How to avoid a replay of the long Balkan wars in Libya
Lessons from Sniper Alley in Sarajevo: It takes the military and resources to topple a dictator.
I recently saw a picture of the main boulevard in Misurata, Libya, and I couldn't help thinking how much it looked like another such thoroughfare – Sniper Alley in Sarajevo, Bosnia. I have been in that movie, I thought. Sigh.
I have never been to Libya, but I lived in Croatia, Bosnia, and Kosovo during the tumultuous, war-ravaged years of the 1990s. In Sarajevo, we did not have heat, water, electricity, a postal system, banks, garbage collection, functioning traffic lights, public transportation, or (thankfully) parking tickets.
And although the city is up in the mountains where snow is plentiful, I never saw a snow shovel, plow, salt truck, or bag of sand. We did, however, have snipers and rapists, executioners and warlords. I don't know what it looked like on CNN, but it was madness on the ground.
The wars in the former Yugoslavia dragged on for far too long at a tremendous cost in lives and sanity. If Libya is to avoid a similar fate, it is going to take more than NATO airstrikes and sluggish international diplomacy.
Keys to defeating a dictator
Defeating a dictator requires many things, but most important are military and financial resources. Many people credit American diplomacy with bringing peace to Bosnia. The truth is that the Serbs were not willing to cut a peace deal until their military forces began suffering major losses at the hands of Croatian and Bosnian-Muslim troops, reinvigorated with arms and training they wholly lacked at the start of the conflict.
So though NATO airstrikes are critical to ousting Muammar Qaddafi, the rebels, formally known as the Transitional National Council (TNC), must be able to challenge the regime's forces more convincingly on the battlefield. This will require money, which fortunately Libya has in the billions of dollars thanks to vast oil reserves.
Unfortunately for the TNC, these assets are frozen as a result of a United Nations resolution, which is eerily reminiscent of the resolution enforcing an arms embargo on "all sides" in the Bosnian war, including the victims.
History must not be allowed to repeat itself. The intention was to deprive Mr. Qaddafi of the funds, but the time has come for the United States and its allies to lobby for lifting the sanctions against the TNC. If it cannot be agreed to in the UN, it must be done anyway. US foreign policy must not be held hostage to those who would side with a dictator.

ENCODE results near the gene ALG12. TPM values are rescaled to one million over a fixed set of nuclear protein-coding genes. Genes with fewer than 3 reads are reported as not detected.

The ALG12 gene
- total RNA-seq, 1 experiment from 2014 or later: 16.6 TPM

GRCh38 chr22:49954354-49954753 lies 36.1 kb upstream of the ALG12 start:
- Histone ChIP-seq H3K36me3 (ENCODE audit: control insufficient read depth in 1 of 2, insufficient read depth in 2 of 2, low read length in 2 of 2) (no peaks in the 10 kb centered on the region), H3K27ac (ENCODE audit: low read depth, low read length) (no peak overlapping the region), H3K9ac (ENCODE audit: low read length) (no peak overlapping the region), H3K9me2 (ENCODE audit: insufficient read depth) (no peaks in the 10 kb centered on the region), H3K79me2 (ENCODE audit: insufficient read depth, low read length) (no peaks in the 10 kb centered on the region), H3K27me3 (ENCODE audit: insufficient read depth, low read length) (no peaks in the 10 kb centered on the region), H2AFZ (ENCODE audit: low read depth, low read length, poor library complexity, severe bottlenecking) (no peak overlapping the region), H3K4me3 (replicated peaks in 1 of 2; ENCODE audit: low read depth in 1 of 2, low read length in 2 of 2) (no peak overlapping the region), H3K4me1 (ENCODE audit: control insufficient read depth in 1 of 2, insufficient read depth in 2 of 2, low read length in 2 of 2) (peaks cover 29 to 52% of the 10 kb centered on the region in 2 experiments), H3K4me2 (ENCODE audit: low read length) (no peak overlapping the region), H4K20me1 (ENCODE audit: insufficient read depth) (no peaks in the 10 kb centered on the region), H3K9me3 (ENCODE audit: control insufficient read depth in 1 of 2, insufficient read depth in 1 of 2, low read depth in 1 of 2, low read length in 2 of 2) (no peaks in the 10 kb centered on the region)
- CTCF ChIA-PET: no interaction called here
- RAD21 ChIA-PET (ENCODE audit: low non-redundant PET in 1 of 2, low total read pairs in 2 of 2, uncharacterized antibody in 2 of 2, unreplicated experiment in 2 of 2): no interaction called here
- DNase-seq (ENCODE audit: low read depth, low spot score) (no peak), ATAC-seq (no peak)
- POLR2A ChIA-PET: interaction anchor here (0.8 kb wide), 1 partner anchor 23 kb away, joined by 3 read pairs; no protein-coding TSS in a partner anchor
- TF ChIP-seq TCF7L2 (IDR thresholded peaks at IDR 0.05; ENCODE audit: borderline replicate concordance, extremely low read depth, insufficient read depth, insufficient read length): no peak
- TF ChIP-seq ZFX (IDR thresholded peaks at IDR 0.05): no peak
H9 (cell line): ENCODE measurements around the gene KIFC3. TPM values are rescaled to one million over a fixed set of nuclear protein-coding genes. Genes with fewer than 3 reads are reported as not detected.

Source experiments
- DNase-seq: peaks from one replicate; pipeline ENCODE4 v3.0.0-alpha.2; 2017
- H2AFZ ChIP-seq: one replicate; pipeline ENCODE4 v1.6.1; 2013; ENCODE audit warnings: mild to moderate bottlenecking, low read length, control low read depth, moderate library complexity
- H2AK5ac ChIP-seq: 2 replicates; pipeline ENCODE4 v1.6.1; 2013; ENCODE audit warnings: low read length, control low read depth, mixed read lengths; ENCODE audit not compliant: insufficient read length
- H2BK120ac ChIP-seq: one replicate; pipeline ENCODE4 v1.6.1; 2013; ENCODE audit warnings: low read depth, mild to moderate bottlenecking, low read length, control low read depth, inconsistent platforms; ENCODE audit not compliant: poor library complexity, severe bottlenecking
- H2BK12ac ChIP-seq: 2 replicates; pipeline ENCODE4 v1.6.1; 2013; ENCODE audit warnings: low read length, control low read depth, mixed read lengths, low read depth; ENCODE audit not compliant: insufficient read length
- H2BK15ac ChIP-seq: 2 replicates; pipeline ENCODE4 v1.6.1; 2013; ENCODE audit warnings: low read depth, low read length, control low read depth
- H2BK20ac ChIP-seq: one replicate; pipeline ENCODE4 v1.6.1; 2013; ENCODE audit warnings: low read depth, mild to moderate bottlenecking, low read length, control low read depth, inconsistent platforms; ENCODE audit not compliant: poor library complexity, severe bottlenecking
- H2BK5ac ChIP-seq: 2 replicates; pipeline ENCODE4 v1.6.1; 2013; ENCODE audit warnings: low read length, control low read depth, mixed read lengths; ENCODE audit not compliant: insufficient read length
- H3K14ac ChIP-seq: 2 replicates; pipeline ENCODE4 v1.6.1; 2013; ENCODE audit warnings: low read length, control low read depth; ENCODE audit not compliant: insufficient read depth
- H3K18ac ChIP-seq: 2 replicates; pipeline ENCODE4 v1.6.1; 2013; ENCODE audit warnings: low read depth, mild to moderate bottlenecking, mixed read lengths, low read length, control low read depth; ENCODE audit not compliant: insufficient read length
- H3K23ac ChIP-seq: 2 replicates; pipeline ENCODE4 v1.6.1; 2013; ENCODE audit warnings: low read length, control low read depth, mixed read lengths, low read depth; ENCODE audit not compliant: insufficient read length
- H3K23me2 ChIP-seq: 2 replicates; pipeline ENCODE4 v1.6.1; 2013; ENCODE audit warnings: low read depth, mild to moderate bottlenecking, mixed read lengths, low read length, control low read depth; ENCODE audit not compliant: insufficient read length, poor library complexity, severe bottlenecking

The TNC also can use these funds to pay government salaries, provide humanitarian and medical aid, begin rebuilding, and breathe life into the economy.
It can be made clear to Qaddafi's supporters that they are on the losing side of history in other ways. The US and its allies should enforce exhaustive travel bans and asset freezes. Jam communications. Continue airstrikes. At the same time, it is crucial to provide incentives for Qaddafi supporters to change their allegiance. We should extend full diplomatic recognition to the TNC, provide economic assistance to areas they control, lift travel bans, and, where appropriate, unfreeze personal assets for those who defect.
For its part, the TNC should offer amnesty to persons who were part of the government apparatus but were not responsible for personally committing violations of international law. And the full power of social media should be harnessed to rally support for a prosperous Libya based on the rule of law, not tribal affiliation.
Finally, the US and its allies should support the immediate establishment of a vigorous international peacekeeping mission led by the UN in TNC-controlled parts of the country.
Role of UN peacekeepers
A peacekeeping mission must help with security and humanitarian assistance, and provide technical expertise in such areas as the rule of law, political and constitutional reform, and the development of a free media and civil society. It is imperative that a mission be given achievable tasks and appropriate resources, which, tragically, we did not enjoy in Bosnia.
Ultimately, Qaddafi must go. He is the cancer, which the International Criminal Court recognized when they indicted him and two family members for crimes against humanity. As long as he is in power, there is only the possibility of more unnecessary suffering. There are reports that senior Libyan officials, including one of Qaddafi's sons, are looking for an exit strategy. If true, it is a welcome development and further underscores the importance of tightening the noose around the dictator.
One of the (many) lessons I learned from the war in Bosnia is that once conflicts begin they can be very hard to extinguish, on the ground and in your soul. It has been 12 years since the wars ended in the former Yugoslavia and not a day goes by that I do not think of what happened there.
But I also learned that determined and principled leadership can make a difference. The people of Libya need not suffer the fate of so many millions in the Balkans.
Kelly Moore is a writer and the former spokesperson for the United Nations peacekeeping mission in Bosnia. She has a career in international security policy working for the UN, Sen. Joe Lieberman, the State Department, and the 9/11 commission. Her website is: www.WhatTheKel.com.